Note: For example, inluminans oculos gives hit onliht þa eagan, 18:9. The translator follows this pattern for permanens, 18:10; sperans, 25:1; intercidentis, 28:7; concutientis, 28:8; preparantis, 28:9; congregans and ponens, 32:7; eripiens, 34:10; exsurgentes, 34:11; dilatans, 47:3. The translations of habitans (16:12), procedens (18:6), and faciente (36:7) use essentially this same pattern. Magnificans and faciens at 17:51 become imperatives, and adfligens and persequens (34:5-6) are accomodated to an ongoing series of subjunctives.
Note: Adversus christum at 2:2, for example, becomes wið þam þe he to hlaforde geceas. Also see the renderings of occultis meis, 18:13; notis meis, 30:12; and mortuus a corde, 30:13.
Note: De absconditis tuis / mid ‘re witnunga e u lange gehyd h‘fdest, 16:14; condensa / e ‘r w‘s ofer eaht, 28:9.
Note: For example, abiectio plebis becomes ic eom ut aworpen fram him at 21:7, and he translates eloquia oris mei at 18:15 by ðonne sprece ic. At 20:3, þæs þe he mid his weolorum wilnade renders voluntate labiorum eius. Phrases with a possessive pronoun can undergo the same change: propositionem meam / hwæs ic wylle ascian, 48:5; plenitudo eius / eall þæt heo mid gefyld is, 23:1.
Note: The modifier is most often an adjective clause. (Thus: nequitiam studiorum ipsorum / þam unrihte þe an swincað, 27:4; Deo vite mee / þam Gode þe me libbendne þanon gelædde, 41:9. The translator uses the same method to render Deus iustitie mee, 4:2; die adflictionis mee, 17:19; delicta . . . ignorantie mee, 24:7; conturbatione hominum, 30:21; lectum doloris eius, 40:4.)
Elsewhere, it may be an adjective (tabernaculi glorie tue / þines wuldorfæstan temples, 25:8; die malorum / þam yflan dagum, 26:5; vocem fletus mei / mine wependan stefne, 6:9), or a prepositional phrase (as in 36:4, petitionem cordis tui / þæt þu bidst on þinum mode; comparable methods are used for sacrificium iustitie at 4:6 and plebis at 21:7.) Also note the adverbial clause rendering in desideriis anime sue at 9:24.
Note: Deus salutaris meus (24:5 and 26:9) gives þu eart Drihten, min hælend. The translator's general avoidance of genitive constructions is well demonstrated by the separation of in nubibus æris (17:12) to on þam wolcnum and on þære lyfte, and of omnes patrie gentium to ealle þeoda and ælc cynn (21:28). This preference for groups with and extends even to the rendering of appositives and adjectives; thus, min God and min gefriðiend translates in Deum protectorem at 30:3, and insanias falsas (39:5) gives to leasungum ne to dysige; especially interesting in this regard is me sealdest . . . wlite and mægen for prestitisti decori meo virtutem (29:8), and the rearrangement of Que utilitas etc. at 29:10.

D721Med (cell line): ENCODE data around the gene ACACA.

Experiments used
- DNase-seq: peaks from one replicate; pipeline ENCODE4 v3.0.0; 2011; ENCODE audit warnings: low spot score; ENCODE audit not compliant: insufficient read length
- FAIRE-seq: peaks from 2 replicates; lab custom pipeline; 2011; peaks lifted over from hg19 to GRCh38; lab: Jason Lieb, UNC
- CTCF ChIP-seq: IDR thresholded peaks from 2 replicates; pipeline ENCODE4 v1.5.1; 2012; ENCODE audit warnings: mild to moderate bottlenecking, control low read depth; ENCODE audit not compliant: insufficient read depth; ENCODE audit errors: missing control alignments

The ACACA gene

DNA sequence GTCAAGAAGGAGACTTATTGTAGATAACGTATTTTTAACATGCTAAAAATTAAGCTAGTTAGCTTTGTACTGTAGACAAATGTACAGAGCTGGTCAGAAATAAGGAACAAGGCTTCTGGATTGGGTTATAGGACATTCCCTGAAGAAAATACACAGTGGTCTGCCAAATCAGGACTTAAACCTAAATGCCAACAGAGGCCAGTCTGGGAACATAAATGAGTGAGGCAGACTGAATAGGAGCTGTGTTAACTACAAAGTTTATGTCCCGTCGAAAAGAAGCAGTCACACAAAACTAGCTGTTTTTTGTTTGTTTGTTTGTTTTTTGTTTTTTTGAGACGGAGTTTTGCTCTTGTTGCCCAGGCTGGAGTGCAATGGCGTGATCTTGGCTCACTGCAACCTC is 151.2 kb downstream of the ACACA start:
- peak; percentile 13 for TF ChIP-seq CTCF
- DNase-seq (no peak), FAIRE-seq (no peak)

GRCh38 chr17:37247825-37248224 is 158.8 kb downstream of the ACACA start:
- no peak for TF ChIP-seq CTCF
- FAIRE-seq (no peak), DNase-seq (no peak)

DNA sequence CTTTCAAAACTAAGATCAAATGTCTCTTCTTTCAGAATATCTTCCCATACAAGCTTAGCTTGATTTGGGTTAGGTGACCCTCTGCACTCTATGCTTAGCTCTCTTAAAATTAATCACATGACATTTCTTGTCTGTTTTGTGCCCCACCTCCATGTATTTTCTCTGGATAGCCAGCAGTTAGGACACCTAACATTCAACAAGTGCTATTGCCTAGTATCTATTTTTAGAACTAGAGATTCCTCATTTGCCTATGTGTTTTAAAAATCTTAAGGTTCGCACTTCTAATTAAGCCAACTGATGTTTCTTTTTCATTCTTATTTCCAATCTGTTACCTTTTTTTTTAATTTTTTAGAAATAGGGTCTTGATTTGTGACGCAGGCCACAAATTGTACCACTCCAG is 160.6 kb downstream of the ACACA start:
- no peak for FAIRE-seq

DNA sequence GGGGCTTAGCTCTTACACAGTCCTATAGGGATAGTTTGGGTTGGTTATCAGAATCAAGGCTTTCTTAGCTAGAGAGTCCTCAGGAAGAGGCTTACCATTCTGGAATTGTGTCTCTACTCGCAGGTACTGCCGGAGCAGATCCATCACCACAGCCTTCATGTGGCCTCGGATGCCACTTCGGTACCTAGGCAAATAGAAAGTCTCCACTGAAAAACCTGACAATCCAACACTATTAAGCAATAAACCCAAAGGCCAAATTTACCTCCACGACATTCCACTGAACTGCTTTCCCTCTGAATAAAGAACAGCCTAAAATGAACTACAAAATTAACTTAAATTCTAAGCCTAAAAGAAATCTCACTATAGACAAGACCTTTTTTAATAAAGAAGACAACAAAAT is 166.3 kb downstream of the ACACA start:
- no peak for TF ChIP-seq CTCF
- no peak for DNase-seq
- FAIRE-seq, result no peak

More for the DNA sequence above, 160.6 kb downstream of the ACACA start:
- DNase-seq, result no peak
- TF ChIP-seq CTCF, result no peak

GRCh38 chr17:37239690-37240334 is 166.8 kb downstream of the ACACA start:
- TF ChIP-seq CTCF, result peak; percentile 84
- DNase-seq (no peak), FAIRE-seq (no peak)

Note: Voluntate labiorum eius / þæs þe he mid his weolorum wilnade, 20:3; terrigine / ealle þa þe þæron acende synt, 48:3; compare exultatio mea / þu eart min frefrend, 31:7.
Note: Rectos decet conlaudatio / rihte hit gerist þæt hine ealle rihtwillende emnlice herian, 32:1; petitionem / þæt þu bidst, 36:4.
Note: Omne desiderium meum / eall hwæs ic wilnie, 37:10; propositionem meam / hwæs ic wylle ascian, 48:5.
Note: Vide humilitatem meam / geseoh hu earmne me habbað gedon, 9:14.
Note: At 18:7, egressio eius and occursus eius become Heo stihð. . .and þanon astihð. And at 29:6, fletus and letitia give (þeah) we wepon. . .we hlihhað. The translator works in the same fashion with scandalum, 48:14; and caligo, 17:10. Also note the formation from interitum, 34:7, of the adverbial clause, to þam þæt hi woldan me angefon.
Note: The preference for resolution often affects the rendering of prepositional phrases. Thus, usque in progeniem patrum suorum gives þær his foregengan beoð, 48:20. Compare the resolutions of in finem, 9:7; ab auditu auris, 17:45; ab uberibus matris mee, 21:10; in magnificentia, 28:4.
Note: He also uses se ylca for this purpose at 10:6.